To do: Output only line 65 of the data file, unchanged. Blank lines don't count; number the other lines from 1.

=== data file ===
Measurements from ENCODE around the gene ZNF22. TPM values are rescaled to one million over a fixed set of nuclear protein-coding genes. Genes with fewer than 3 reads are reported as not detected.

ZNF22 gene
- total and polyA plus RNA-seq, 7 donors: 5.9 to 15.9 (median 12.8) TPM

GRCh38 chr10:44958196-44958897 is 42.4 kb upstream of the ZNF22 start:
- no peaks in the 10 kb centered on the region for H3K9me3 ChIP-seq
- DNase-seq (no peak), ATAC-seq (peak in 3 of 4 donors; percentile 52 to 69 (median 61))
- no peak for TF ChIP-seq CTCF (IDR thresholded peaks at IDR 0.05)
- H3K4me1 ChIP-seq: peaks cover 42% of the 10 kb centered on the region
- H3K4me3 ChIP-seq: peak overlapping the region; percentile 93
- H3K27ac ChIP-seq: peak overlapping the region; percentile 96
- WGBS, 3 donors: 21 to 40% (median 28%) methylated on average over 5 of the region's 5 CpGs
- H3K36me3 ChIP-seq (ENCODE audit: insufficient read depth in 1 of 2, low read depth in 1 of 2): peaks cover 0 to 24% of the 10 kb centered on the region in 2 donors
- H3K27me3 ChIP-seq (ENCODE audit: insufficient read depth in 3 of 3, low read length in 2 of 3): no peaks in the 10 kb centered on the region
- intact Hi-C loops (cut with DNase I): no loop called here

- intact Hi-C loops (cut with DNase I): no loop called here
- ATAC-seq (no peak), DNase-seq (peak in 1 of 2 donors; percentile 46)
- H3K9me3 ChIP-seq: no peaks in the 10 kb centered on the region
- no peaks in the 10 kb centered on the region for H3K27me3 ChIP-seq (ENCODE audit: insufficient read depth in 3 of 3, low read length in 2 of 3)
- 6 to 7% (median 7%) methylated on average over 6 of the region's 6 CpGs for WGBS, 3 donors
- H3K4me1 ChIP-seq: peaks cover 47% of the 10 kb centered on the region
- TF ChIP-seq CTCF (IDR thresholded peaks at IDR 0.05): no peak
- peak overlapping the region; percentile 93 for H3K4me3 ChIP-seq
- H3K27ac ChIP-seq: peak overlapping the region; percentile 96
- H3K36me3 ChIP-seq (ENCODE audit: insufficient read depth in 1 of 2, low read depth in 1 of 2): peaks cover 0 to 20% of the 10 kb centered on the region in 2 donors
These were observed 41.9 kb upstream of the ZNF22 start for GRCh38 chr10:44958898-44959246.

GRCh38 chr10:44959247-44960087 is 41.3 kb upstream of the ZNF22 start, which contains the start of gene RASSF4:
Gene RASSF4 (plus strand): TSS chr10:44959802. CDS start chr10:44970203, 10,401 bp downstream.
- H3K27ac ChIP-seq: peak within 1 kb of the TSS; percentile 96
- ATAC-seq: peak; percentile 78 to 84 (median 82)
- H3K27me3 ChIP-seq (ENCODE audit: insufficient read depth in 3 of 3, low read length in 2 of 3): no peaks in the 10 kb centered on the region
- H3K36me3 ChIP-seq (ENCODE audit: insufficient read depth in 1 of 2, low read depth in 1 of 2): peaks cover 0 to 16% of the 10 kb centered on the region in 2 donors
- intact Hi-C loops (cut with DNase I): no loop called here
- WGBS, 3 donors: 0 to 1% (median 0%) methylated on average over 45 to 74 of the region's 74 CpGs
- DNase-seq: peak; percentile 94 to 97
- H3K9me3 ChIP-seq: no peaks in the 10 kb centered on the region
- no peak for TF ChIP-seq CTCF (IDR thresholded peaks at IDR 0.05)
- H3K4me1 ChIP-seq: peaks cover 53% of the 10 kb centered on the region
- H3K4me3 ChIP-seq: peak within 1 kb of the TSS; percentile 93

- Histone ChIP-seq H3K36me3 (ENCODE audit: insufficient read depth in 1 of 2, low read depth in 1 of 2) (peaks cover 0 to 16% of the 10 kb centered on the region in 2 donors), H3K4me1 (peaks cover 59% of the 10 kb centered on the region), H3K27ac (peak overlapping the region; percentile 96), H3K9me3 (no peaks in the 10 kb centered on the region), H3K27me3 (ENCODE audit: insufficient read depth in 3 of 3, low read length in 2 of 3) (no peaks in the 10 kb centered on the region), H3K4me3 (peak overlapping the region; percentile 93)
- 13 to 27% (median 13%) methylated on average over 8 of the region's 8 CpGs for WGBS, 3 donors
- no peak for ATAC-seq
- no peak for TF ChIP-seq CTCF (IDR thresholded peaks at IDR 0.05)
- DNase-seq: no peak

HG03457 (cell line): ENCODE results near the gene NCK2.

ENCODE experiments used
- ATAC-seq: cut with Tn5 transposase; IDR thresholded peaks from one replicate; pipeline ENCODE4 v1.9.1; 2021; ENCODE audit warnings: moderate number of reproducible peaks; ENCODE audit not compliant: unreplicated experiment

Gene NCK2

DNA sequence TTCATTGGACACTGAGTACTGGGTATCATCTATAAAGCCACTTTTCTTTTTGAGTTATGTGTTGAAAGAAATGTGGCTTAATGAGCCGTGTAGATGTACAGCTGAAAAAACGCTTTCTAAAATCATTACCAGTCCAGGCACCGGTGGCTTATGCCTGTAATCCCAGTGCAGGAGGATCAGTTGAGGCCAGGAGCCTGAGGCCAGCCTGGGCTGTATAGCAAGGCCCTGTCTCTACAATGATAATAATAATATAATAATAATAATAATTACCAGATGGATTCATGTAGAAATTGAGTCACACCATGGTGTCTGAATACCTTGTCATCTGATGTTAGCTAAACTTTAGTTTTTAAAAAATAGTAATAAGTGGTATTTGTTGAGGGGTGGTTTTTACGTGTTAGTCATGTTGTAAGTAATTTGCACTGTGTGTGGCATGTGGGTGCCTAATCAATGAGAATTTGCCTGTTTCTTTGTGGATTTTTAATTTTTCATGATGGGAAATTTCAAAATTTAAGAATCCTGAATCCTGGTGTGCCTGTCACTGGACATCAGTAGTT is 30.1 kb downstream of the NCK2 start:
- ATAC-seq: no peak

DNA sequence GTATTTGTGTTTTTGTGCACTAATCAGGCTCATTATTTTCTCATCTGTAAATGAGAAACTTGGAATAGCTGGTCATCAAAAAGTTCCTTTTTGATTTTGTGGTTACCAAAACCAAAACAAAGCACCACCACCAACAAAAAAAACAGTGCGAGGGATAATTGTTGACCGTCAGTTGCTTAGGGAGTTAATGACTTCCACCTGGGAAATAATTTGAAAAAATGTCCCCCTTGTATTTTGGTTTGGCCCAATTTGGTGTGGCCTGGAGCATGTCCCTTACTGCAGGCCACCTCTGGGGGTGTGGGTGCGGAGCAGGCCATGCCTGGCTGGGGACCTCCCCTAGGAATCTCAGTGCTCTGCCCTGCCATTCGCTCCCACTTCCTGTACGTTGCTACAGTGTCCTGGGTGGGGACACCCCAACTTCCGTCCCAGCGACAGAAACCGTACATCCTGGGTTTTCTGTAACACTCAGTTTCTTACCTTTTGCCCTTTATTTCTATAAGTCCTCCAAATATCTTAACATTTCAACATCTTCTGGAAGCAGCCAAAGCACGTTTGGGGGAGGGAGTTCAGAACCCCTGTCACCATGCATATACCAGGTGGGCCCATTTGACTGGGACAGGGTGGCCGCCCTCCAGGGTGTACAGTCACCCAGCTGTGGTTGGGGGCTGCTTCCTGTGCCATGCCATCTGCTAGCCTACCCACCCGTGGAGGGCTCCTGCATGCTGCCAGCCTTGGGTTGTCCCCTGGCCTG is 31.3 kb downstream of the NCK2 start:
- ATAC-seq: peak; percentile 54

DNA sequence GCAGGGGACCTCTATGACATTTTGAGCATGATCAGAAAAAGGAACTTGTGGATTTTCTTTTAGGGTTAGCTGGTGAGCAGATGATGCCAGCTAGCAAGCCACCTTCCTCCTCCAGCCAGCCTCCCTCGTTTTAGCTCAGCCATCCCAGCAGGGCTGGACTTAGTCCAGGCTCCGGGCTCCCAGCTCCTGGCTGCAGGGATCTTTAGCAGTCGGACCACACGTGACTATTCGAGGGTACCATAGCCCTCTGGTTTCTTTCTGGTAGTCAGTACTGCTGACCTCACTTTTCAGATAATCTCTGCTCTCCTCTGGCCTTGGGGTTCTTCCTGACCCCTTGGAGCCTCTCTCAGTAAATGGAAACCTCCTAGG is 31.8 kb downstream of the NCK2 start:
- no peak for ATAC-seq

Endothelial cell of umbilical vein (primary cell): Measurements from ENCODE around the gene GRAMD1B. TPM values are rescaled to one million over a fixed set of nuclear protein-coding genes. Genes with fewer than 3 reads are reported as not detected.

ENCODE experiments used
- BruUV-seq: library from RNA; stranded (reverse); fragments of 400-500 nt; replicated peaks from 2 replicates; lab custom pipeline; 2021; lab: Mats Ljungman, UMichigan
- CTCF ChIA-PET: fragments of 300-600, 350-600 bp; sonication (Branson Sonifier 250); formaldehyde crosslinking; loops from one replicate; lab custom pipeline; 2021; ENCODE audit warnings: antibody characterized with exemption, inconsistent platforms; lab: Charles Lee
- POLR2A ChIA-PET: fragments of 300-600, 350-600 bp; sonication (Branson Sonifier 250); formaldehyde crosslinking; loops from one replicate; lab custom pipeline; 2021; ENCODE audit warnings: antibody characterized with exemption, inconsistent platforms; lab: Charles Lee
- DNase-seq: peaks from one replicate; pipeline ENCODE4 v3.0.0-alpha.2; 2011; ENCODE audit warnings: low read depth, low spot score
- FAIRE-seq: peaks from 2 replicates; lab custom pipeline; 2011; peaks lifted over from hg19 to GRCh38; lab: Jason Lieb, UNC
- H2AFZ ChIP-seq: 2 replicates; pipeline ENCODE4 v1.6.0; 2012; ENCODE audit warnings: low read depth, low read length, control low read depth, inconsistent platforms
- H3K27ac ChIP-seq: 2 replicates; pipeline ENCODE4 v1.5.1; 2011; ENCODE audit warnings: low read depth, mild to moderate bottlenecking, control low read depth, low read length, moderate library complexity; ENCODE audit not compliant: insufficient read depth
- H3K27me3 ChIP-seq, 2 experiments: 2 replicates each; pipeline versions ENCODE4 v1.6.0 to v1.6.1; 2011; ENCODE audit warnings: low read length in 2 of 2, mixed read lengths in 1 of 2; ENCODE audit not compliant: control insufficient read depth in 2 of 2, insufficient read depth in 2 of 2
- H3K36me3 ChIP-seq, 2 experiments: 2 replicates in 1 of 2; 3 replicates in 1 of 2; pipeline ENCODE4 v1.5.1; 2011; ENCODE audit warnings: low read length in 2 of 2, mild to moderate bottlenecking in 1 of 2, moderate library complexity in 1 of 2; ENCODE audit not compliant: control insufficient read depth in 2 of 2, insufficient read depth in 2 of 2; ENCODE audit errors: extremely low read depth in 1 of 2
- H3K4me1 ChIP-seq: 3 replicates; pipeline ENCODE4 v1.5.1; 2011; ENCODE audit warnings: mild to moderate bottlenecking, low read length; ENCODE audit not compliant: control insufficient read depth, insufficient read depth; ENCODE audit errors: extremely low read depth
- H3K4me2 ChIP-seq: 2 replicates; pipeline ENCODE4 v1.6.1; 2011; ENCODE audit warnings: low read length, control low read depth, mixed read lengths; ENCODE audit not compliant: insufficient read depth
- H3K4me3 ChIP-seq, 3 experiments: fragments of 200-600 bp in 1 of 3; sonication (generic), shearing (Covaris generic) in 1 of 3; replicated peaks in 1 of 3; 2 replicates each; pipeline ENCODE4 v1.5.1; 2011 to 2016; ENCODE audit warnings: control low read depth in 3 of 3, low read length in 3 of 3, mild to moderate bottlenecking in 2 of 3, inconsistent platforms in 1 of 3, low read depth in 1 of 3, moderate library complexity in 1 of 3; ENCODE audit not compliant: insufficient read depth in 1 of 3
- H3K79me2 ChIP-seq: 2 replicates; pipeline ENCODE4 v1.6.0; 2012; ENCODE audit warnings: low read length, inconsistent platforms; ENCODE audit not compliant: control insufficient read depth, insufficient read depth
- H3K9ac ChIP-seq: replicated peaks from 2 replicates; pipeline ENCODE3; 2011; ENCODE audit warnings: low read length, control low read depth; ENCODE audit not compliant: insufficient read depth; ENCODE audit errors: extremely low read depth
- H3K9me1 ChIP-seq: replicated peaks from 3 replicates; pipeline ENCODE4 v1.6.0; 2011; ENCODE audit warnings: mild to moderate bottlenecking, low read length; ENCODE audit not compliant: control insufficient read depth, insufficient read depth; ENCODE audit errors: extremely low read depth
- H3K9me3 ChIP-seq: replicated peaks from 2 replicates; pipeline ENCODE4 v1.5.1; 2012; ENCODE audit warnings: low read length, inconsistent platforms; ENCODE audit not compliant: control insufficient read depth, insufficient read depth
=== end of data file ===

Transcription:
- H3K4me1 ChIP-seq: 3 replicates; pipeline ENCODE4 v1.5.1; 2011; ENCODE audit warnings: mild to moderate bottlenecking, low read length; ENCODE audit not compliant: control insufficient read depth, insufficient read depth; ENCODE audit errors: extremely low read depth